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What Do French People Celebrate On The 6th Of January?

Tue, Jan 8, 2019 / by Adeline

Did you know that French people celebrate the Epiphany on the 6th of January? Here is why and how it's done!



Where does it come from?

The Epiphany ("Épiphanie" in France) is a tradition and gets its origin from the Bible. It represents the day Jesus was introduced to the Three Wise Men. 


How is it celebrated?

Traditionally, French people eat what's called "La Galette des Rois" for the Epiphany, meaning "The Kings' cake" (recipe here). Inside this cake is hidden a "charm" and the person finding it in their slice will then become Queen or King (and get to wear the crown). To keep neutrality and impartiality, usually the youngest of the family would hide under the table while the person cutting the cake will ask them "Who gets this slice?". 

In southern France, although the tradition remains the same, the cake is different. The Galette des Rois is replaced by "La Couronnes des Rois", meaning "The Kings' Crown" (recipe here). While the cake is made of an almond mixture, the Crown is a brioche. 


The Galette des Rois (source: © French Moments Ltd https://frenchmoments.eu/galette-des-rois/

Feature - Epiphanie 


Puff pastry

- 2 round sheets of puff pastry

Almond mixture

- 2 eggs

- 100g caster sugar

- 100g good quality unsalted butter

- 100g ground almonds

- 1/4 tsp vanilla extract


- 1 egg yolk

- 50g icing sugar


- 1 lucky charm


  1. Place one sheet of puff pastry on a greased baking sheet.
  2. Prepare the almond mixture: soften the butter and add the sugar.
  3. Beat strongly to obtain a smooth texture.
  4. Add the ground almonds, then the 2 eggs and the vanilla extract.
  5. Place the almond mixture in the centre of the round-shaped pastry and spread it evenly up to 2cm away from the edge.
  6. Add the lucky charm near the edge (if you add it near the centre, it might be easily discovered when cutting the cake!).
  7. Cover the base with the second round-shaped pastry and make sure the two pastry sheets are stuck down together, otherwise the almond mix may slip away from the cake when cooking. You may use a little water to join the two sheets along the edges.
  8. Make an egg wash with the egg yolk and a little water and using a pastry brush, brush all over the top.
  9. With a knife, carefully trace decorative shapes (diamonds, flowers or any other creative designs). Make sure you don’t press too hard in order to avoid piercing the pastry.

The Couronne des Rois (source: https://www.bbc.com/food/recipes/savoury_brioche_couronne_91468)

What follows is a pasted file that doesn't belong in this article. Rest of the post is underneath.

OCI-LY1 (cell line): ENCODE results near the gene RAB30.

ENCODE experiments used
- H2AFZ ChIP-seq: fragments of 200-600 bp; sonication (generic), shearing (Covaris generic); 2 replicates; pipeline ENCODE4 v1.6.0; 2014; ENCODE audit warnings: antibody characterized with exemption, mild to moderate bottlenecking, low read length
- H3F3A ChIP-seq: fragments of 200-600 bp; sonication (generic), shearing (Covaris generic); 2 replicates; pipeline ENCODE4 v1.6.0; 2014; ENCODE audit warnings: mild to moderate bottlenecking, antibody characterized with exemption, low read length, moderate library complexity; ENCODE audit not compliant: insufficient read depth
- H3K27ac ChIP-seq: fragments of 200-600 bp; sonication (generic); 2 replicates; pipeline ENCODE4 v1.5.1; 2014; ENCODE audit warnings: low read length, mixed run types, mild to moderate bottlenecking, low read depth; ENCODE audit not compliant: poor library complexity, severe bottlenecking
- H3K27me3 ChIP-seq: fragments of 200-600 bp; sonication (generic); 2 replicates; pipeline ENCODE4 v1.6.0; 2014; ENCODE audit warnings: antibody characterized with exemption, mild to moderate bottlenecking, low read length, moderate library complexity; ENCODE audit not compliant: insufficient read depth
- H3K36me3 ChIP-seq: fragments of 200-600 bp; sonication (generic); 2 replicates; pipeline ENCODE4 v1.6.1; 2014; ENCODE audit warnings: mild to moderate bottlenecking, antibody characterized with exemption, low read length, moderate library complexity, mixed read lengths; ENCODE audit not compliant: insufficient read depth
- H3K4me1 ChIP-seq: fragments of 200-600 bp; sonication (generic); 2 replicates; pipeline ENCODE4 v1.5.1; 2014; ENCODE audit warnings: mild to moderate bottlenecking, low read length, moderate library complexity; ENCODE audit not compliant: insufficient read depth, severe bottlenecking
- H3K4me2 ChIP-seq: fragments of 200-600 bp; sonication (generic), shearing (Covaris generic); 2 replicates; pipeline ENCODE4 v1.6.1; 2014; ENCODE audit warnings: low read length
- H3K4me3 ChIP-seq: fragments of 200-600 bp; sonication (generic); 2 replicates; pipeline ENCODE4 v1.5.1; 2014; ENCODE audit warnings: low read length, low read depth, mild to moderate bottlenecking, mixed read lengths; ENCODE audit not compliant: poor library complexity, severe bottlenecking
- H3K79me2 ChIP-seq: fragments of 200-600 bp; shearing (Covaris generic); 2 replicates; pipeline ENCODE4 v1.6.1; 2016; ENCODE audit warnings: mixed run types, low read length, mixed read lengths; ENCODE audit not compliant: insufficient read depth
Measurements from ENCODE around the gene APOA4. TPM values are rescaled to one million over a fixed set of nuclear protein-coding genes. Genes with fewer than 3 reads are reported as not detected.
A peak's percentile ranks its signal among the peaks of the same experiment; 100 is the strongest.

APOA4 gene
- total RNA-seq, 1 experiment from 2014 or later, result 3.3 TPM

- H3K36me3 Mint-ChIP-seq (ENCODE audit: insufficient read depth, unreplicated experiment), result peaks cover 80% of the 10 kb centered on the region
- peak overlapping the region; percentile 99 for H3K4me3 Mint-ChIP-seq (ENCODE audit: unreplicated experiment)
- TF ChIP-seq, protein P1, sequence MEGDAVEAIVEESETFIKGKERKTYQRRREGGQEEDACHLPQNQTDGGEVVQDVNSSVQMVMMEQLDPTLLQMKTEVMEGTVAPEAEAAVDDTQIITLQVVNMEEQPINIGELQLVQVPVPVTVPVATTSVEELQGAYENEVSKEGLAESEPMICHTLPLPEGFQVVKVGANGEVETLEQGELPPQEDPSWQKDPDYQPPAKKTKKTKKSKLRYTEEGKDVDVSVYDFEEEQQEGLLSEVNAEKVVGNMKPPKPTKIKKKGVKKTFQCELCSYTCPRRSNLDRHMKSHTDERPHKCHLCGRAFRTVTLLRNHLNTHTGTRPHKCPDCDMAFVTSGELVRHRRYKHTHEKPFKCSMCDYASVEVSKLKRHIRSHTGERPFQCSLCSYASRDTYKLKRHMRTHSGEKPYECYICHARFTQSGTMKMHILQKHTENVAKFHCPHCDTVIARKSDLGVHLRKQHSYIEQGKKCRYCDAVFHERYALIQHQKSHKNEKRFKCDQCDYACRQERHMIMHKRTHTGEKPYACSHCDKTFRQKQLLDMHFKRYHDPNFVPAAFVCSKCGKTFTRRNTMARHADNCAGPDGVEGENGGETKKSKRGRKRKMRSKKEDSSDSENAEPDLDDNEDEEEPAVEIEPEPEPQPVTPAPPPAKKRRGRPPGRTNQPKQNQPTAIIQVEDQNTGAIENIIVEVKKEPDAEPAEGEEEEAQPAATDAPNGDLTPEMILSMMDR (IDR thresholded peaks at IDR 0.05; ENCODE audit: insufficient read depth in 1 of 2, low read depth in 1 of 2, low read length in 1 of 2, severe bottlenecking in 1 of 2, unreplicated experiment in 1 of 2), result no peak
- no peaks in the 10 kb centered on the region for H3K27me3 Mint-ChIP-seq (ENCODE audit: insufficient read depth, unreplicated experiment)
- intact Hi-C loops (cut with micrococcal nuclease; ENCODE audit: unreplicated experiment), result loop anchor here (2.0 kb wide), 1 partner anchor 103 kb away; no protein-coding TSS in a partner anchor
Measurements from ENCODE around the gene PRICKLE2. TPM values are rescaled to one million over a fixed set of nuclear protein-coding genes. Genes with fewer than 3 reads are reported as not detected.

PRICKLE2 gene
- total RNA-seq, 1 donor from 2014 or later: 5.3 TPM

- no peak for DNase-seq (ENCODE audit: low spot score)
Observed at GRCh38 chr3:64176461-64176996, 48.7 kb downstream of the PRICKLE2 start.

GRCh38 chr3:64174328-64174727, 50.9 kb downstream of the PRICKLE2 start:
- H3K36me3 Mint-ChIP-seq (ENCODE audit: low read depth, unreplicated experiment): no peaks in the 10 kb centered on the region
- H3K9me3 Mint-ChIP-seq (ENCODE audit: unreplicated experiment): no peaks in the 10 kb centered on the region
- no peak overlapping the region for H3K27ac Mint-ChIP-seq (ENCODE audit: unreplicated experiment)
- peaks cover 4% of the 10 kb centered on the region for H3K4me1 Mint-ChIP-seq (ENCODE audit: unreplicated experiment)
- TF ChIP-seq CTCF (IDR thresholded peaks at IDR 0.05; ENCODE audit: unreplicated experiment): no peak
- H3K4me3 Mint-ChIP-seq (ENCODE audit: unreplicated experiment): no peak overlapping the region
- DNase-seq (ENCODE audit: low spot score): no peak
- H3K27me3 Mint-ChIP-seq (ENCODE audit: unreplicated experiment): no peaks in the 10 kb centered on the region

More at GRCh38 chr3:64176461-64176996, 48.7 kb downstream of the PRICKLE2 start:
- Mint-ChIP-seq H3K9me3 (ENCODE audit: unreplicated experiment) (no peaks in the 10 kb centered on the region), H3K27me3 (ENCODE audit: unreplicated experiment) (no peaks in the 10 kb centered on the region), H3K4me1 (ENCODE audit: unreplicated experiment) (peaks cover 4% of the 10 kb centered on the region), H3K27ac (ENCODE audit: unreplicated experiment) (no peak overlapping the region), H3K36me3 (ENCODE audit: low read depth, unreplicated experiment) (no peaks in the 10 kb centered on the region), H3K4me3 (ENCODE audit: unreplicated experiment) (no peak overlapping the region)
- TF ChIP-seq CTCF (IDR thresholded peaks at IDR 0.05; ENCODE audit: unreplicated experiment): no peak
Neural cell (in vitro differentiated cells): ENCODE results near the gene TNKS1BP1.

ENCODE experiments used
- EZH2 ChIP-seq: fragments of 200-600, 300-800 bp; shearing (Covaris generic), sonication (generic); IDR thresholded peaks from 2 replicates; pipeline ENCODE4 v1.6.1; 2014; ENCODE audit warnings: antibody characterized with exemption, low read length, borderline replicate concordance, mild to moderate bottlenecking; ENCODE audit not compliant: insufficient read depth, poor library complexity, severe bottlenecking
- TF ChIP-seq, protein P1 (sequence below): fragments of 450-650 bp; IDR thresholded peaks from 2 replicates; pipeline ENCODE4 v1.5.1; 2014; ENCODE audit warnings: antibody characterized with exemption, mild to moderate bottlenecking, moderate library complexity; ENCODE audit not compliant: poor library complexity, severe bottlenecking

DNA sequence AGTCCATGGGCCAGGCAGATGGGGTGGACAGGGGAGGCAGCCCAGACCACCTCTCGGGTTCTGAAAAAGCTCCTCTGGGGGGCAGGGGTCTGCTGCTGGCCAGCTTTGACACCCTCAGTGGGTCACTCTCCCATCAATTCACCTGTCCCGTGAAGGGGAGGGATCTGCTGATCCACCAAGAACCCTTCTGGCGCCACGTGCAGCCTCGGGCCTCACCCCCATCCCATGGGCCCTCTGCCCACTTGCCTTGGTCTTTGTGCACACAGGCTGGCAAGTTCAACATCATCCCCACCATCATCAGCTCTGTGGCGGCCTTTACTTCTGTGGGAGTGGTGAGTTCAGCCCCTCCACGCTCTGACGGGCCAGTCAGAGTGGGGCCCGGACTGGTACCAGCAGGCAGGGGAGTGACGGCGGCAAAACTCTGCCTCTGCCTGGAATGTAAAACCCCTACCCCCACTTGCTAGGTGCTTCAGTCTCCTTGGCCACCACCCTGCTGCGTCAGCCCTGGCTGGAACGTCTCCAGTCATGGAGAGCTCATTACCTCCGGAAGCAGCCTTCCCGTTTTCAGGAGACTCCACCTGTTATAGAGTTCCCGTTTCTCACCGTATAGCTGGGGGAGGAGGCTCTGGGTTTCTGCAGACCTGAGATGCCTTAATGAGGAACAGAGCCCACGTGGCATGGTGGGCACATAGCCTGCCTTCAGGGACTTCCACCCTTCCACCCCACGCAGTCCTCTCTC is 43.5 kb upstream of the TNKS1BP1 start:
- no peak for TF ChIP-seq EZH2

- 500g/1lb 2oz strong white bread flour, plus extra for dusting

- 10g salt
- 10g instant yeast
- 170ml/6fl oz warm full-fat milk
- 4 free-range eggs
- 250g/9oz unsalted butter, in small pieces, at room temperature
- 4 x 125g/4½oz balls buffalo mozzarella
- 8-10 slices prosciutto
- ½ handful fresh chopped basil
- 1 free-range egg, beaten
- pinch salt
- handful grated parmesan


  1. If you have a food mixer with a paddle fitting, make the dough as follows: into the bowl put the flour, salt, yeast, milk and eggs and mix until the dough becomes smooth and shiny. Add the butter piece by piece as you mix well for a further five minutes, until all the butter has been incorporated into the dough. It’s important to add the butter very gradually.

  2. If you do not have a machine, make the base dough by bringing the flour, salt, yeast, milk and eggs together in a bowl. Tip the dough onto a floured surface and knead for about ten minutes, or until the dough becomes smooth and shiny. Gradually incorporate the butter piece by piece into the dough, kneading as you go.

  3. Tip the dough into an oiled 1 litre/1¾pint plastic container with a lid – it needs plenty of room to rise. Leave the dough to rise until at least doubled in (at least an hour, or overnight in the fridge).

  4. Line a baking tray with baking parchment. Tip the dough out onto a lightly floured surface, without knocking the air out of it. Roll it out to a thickness of just under 1½cm/¾in, in a rectangle that’s about 40-50cm/16-20in long. Have the long side facing you.

  5. Cover the dough with a loose layer of ham. Break off large pieces of mozzarella and distribute them all over the ham. Scatter the basil over the top.

  6. Roll up the dough from the long side furthest from you, into a long sausage shape. Cut the roll of dough in half down the length to expose the filling, leaving you with two long strips side by side.

  7. Twist the two strips together, holding both ends of the dough and twisting your hands in opposite directions, to make a long rope that’s quite tightly twisted. Form the rope into a circle and join the ends together so that the dough becomes a ring – a ‘couronne’ or crown.

  8. Put the crown onto the lined baking tray, and put the tray in a large plastic bag, big enough so that the risen dough won’t touch the sides. Leave the crown to rise for 1-1½ hours, or until it has at least doubled in size.

  9. Preheat the oven to 200C/400F/Gas 6. For this recipe you ideally don’t want a fan oven.

  10. Whisk an egg with a pinch of salt and brush the egg over the crown. Finally top the couronne with grated parmesan.

  11. Bake the couronne in the preheated oven for 25 minutes, or until golden-brown. Leave to cool slightly. Serve warm or cold.

 Bon appétit !


Topics: French France Recipe Culture Tradition Food


Written by Adeline

Marketing Officer at the Alliance Française de Canberra

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